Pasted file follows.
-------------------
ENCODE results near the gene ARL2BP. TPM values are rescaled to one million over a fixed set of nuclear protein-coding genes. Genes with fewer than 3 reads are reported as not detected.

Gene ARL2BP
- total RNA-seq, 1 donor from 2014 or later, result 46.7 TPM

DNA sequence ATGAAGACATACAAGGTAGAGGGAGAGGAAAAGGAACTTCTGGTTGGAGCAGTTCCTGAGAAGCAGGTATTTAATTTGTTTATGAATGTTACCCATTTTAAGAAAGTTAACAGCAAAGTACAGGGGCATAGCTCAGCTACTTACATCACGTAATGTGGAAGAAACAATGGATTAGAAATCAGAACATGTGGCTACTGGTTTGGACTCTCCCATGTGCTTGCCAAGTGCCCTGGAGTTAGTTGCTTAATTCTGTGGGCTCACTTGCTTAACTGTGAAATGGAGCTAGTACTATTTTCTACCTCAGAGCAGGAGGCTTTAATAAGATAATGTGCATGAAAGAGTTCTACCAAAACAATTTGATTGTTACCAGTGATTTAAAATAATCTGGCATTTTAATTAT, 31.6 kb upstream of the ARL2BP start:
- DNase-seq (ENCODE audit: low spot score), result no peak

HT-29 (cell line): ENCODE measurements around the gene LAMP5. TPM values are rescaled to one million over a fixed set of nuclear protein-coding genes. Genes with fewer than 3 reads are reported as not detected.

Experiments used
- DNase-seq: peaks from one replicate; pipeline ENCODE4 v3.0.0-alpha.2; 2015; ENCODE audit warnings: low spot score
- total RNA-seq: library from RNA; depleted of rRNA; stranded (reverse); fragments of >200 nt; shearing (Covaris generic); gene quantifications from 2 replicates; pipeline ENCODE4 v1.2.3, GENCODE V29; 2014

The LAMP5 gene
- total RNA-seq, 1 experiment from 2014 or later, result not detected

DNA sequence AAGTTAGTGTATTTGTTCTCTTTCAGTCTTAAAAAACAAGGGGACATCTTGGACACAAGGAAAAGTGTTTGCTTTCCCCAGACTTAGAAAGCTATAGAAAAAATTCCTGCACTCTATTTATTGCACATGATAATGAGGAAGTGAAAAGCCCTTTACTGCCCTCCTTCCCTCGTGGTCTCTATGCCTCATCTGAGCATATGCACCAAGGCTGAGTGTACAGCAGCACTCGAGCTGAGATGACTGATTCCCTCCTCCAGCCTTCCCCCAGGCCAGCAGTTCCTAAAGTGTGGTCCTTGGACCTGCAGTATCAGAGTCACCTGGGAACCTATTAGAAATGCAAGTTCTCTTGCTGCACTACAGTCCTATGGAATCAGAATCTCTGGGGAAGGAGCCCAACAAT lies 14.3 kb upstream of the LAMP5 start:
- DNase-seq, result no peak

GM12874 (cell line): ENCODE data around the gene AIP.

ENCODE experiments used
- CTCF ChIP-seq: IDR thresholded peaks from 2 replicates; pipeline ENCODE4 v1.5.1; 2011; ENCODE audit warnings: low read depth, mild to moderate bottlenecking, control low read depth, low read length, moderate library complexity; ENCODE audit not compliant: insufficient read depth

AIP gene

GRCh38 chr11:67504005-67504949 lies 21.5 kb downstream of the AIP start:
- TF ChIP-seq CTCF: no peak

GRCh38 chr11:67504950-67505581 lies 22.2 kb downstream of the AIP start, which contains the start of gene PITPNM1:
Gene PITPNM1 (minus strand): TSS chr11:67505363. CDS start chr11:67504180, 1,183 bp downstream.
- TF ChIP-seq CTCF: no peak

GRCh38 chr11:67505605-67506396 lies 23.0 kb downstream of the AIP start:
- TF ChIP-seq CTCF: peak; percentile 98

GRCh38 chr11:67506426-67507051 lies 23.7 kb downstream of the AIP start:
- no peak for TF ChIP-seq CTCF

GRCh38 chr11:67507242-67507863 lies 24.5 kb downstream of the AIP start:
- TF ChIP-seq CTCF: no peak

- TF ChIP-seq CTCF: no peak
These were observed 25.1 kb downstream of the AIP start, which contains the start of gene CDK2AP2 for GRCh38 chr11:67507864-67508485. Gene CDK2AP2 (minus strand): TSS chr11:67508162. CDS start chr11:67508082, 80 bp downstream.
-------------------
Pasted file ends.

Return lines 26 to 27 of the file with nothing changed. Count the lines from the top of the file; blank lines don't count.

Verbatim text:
- no peak for TF ChIP-seq CTCF

GRCh38 chr11:67507242-67507863 lies 24.5 kb downstream of the AIP start: